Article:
Tuesday, April 17, 2007
Is it art?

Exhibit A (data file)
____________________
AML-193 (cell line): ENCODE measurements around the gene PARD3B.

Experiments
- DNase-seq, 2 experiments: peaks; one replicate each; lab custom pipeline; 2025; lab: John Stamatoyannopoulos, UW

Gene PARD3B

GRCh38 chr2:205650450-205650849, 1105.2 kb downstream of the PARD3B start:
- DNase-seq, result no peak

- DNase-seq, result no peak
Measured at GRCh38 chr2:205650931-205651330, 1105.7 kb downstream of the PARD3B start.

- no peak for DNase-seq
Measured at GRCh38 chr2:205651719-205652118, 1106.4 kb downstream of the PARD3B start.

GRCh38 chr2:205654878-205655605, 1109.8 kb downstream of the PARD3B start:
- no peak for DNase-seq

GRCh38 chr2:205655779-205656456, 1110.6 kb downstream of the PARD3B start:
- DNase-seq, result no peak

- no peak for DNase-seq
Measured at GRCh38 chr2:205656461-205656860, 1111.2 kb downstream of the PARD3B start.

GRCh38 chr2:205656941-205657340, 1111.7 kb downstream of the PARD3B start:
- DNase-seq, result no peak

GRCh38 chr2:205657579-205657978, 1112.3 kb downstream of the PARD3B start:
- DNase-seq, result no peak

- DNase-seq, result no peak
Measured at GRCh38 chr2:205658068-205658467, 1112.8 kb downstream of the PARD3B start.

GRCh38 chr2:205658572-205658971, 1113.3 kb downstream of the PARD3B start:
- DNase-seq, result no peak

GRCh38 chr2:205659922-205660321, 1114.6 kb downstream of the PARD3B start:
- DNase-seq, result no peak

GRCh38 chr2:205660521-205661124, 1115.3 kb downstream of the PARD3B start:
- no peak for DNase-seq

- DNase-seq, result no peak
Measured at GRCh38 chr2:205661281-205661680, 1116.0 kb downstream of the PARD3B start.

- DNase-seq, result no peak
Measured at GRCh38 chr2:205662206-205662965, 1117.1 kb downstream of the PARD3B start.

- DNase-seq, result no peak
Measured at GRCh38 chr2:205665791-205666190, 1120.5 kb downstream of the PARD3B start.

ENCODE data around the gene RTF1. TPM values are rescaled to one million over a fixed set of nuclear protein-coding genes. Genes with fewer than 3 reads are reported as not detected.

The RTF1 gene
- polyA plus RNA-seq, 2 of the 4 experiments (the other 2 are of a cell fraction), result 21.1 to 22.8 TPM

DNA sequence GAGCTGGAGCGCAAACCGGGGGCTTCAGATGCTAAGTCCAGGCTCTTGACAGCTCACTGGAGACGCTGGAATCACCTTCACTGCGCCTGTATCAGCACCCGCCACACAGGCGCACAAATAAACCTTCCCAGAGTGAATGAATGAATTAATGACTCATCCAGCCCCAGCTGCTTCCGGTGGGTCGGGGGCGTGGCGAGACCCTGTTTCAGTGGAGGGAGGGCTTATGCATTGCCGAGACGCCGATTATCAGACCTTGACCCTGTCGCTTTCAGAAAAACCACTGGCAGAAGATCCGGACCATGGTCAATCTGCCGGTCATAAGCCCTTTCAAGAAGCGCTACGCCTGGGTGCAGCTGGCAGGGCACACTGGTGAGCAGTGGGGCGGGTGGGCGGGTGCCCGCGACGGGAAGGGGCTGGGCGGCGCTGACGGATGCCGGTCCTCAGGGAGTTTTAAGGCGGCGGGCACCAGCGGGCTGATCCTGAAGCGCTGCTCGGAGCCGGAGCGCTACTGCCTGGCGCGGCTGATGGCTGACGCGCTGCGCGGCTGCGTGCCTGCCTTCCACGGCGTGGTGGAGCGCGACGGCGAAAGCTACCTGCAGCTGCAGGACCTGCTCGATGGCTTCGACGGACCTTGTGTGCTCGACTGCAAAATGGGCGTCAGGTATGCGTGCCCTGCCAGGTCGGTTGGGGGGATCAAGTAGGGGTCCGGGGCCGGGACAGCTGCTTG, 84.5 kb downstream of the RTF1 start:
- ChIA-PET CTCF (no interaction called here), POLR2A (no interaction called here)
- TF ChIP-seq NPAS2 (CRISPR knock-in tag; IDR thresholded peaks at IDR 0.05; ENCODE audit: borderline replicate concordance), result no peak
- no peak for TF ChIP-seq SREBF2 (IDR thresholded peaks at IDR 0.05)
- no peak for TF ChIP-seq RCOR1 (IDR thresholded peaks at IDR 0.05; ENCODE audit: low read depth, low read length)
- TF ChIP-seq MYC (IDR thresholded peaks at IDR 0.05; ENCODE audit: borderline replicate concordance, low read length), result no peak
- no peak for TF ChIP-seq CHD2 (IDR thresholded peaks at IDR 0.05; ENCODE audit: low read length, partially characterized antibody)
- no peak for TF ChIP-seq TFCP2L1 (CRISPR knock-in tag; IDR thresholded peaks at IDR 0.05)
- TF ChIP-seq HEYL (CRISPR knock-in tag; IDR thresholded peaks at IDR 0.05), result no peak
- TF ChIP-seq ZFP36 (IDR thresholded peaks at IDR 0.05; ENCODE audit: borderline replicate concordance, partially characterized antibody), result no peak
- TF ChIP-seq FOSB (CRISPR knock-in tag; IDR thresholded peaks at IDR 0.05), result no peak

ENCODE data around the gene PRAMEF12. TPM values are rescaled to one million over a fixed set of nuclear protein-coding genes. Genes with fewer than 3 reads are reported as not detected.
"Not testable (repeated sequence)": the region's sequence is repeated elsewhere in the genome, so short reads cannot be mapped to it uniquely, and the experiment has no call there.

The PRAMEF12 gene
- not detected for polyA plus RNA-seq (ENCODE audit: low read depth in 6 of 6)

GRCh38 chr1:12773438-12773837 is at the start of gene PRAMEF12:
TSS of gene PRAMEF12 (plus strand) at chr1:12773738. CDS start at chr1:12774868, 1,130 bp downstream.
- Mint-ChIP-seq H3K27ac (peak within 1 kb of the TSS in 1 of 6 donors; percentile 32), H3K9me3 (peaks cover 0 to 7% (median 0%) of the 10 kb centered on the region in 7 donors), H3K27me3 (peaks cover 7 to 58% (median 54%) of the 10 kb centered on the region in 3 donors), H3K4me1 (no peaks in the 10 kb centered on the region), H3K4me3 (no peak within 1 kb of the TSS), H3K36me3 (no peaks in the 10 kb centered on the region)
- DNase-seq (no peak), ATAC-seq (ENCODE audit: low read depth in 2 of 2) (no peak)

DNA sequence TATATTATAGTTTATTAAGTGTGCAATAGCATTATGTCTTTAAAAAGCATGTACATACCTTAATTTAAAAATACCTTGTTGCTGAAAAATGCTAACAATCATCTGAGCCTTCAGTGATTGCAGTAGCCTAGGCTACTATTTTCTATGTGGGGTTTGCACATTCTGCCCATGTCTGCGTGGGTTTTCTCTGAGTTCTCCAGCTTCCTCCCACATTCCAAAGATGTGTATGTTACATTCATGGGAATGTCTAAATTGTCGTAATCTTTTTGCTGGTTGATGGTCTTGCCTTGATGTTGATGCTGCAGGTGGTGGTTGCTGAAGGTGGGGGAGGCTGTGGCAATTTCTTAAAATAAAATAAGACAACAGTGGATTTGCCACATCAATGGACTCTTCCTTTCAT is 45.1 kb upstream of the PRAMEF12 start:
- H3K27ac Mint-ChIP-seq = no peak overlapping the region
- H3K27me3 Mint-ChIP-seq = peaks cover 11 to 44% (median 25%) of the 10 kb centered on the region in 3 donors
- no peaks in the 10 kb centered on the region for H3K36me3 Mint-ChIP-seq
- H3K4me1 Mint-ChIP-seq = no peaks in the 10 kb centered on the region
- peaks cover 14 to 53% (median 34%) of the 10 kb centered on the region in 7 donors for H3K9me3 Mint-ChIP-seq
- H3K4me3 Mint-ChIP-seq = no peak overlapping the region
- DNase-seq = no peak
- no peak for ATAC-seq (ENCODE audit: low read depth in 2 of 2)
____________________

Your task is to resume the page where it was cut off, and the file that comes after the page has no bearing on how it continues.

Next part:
A few classes ago (I don’t remember) Romero Britto came up (whether his work could be called “art”). I’d like to put my ten cents: Let’s start with philosopher and art critic Arthur Danto. He suggests that we are not in a position to come up with an “a priori” definition of art (independent of the experience of artworks), because art can only be measured against the whole production of art throughout history. Some believe that art is only “one thing” and that's it (i.e., an object should not be considered “art” if it doesn’t fit such model). Say you live in 1940’s New York. The art of the moment is Abstract Expressionism (coming from prior European modern traditions in Europe). How would you have received a 1965 exhibit at MOMA entitled The Responsive Eye, showing so-called “Op Art?” If you were establishment, you’d have rejected it –as many well-known critics (Greenberg, Barbara Rose, Thomas Hess) did. Why? It didn’t fit the norms. Yet, today, Op Art is recognized as an important post-war art movement. Recently, I had a discussion with a group of people that don’t recognize performance art as a relevant art movement. How to avoid this pitfall? We know Praxiteles excelled among Athenian artists. He had remarkable craft and personal style. The reason we value his art as “canonical” is that he “fits” the tenets of Greek tradition, yet was able to push this tradition a little bit. From Praxiteles’ model, I’d like to suggest a tentative criterion for assessing “good” art: 1- Craft (meaning technical skill, proficiency of some sort), 2- Personal style (individuality that enriches and yet “fits” a given tradition), 3- The acknowledgment of peers. In a more distant place, 4- Being accepted in the historic canon. To judge a given work, one must apply the four elements together. Now, to answer the initial question: Does Romero Britto make art? Some people in the art scène would say, “Of course not.” However, Britto’s work has a personal style. His art exhibits a degree of craft (I’d say that he executes it properly). Finally, though the critics don’t accept him, he’s famous and figures in many important collectors’ collections. He has some degree of peer recognition, but his work has yet to survive the canon. Will Britto’s art become critically recognized at some point? I don’t know. We have to wait. In the meantime, is it art? Possibly. Is it good? Surely not as good as that of other Pop artists, like Warhol, Ruscha and Lichtenstein, whose influence in Britto's work is quite clear. Naïve? Decorative? It depends what you’re looking for. Sometimes, you crave a Big Mac instead of a Lobster Termidor; sometimes you want a cheap Tempranillo to down a tapa instead of a Burgundy. Now, apply that method to Britto's work.